You could call it the end of an error. David Souter, the “stealth justice” who George H. W. Bush nominated mainly to avoid a confirmation battle and who so disappointed conservatives, is finally free to leave a city he never took to and return to his native New Hampshire.
Little more can be said about Justice Souter. He has always been inscrutable, at first leaning right, shifting toward the middle in the landmark 1992 cases of Planned Parenthood v. Casey (abortion) and Lee v. Weisman (prayer at high school graduation), and ending up at the left end of the Court alongside Justices Stevens, Ginsburg, and Breyer – all the while employing an unpredictable jurisprudential method. And he has always been reclusive, refusing reporters’ and scholars’ interview requests and being the biggest opponent of video cameras inside the Court. Perhaps most memorably, Souter gained notoriety after his vote in Kelo v. New London (allowing the taking of a private home for the benefit of a developer) spurred property rights activists to petition for the use of eminent domain to turn his farm into the “Lost Liberty Hotel.”
Speculation now turns to possible replacements, and what President Obama will do with his first chance to fill a seat on the high court. Will he risk a big political battle on this issue so early in his term, or will he appoint someone more confirmable but less pleasing to his base?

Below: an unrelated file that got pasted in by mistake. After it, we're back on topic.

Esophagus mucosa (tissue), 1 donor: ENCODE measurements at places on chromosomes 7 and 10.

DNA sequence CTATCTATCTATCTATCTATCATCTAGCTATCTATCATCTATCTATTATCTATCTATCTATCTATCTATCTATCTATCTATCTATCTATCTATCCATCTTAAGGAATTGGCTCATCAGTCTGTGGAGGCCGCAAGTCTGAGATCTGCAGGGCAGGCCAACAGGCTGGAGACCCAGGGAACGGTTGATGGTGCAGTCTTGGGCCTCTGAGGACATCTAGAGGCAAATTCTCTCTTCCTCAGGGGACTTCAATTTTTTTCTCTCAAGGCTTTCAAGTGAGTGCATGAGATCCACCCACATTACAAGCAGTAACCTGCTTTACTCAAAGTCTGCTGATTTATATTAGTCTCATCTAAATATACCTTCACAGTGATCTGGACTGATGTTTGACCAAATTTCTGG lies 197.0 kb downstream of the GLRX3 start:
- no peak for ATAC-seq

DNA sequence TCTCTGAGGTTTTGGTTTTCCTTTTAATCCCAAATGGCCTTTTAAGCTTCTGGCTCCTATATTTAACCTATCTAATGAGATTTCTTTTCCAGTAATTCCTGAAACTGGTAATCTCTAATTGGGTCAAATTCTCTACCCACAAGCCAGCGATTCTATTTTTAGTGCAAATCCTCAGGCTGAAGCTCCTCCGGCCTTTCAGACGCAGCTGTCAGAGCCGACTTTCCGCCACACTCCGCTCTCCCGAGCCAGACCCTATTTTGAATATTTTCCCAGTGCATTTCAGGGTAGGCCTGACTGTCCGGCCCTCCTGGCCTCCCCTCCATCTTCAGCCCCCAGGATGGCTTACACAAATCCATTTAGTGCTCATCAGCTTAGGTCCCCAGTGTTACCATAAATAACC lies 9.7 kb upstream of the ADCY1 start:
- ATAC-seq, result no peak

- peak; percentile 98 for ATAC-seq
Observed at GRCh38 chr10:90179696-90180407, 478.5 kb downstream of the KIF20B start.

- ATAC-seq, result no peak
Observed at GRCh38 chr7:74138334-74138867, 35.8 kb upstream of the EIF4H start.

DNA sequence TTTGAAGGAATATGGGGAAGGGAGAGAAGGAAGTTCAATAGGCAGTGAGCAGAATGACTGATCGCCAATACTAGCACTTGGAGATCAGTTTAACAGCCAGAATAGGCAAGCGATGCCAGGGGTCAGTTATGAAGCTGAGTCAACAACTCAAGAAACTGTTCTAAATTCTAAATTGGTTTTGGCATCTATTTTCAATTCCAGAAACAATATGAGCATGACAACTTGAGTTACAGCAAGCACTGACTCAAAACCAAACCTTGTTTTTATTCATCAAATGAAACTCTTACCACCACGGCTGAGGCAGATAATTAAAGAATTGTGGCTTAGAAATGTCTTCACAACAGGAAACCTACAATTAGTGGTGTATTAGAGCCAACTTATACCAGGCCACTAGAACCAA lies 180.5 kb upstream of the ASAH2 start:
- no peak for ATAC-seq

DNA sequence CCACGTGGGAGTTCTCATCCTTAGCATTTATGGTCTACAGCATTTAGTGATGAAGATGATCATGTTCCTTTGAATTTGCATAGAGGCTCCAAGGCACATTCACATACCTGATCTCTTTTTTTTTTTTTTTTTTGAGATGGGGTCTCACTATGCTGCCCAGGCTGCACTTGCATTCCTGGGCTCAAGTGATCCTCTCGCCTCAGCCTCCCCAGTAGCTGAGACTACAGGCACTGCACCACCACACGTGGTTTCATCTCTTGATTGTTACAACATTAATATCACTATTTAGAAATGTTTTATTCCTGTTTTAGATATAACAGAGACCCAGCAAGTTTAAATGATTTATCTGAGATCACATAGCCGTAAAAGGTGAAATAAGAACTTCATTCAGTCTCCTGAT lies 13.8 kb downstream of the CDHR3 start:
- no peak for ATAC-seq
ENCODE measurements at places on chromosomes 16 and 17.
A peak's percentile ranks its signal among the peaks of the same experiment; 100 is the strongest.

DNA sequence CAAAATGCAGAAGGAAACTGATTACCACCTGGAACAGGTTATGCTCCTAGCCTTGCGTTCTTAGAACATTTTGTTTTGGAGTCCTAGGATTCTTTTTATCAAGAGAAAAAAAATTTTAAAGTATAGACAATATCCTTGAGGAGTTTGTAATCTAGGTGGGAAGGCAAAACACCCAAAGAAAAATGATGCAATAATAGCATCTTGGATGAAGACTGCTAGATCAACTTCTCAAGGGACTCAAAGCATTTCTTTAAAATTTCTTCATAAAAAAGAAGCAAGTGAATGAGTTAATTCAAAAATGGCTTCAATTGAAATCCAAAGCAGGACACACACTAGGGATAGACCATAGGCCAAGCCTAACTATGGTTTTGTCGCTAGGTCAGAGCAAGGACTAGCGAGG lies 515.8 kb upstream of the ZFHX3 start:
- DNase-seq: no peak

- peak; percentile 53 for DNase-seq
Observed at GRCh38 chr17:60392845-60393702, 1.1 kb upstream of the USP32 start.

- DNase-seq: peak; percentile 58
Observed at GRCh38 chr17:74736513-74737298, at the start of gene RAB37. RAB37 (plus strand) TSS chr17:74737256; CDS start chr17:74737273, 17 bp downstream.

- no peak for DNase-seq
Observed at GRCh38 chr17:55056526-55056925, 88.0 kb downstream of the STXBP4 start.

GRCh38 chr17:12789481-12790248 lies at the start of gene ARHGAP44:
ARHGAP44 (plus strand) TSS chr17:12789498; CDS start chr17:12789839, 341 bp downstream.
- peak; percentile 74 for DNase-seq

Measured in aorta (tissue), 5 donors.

He is under great pressure to appoint a woman, and the three leading female candidates are new Solicitor General Elena Kagan, Second Circuit Judge Sonia Sotomayor, and Seventh Circuit Judge Diane Wood. Kagan would be an almost-certain pick a year from now, but having been just confirmed to be the so-called Tenth Justice, she might be seen as too green for elevation. Sotomayor — because she is Hispanic and despite a mixed judicial record — was the odds-on favorite until the Court took up the employment discrimination case of Ricci v. DeStefano (argued just last week), an appeal of a bizarre opinion Sotomayor joined that denied the claims of firefighters who had been passed over for promotion because of their race. That leaves Wood, a renowned authority on antitrust, international trade, and federal civil procedure, whose age (58) suggests that this is likely the last vacancy for which she will be considered. Wood offers a seriousness of purpose and no ideological ax to grind, and is thus the best nominee supporters of constitutionalism and the rule of law can hope for at this time. (Full disclosure: I took two classes from Judge Wood in law school.)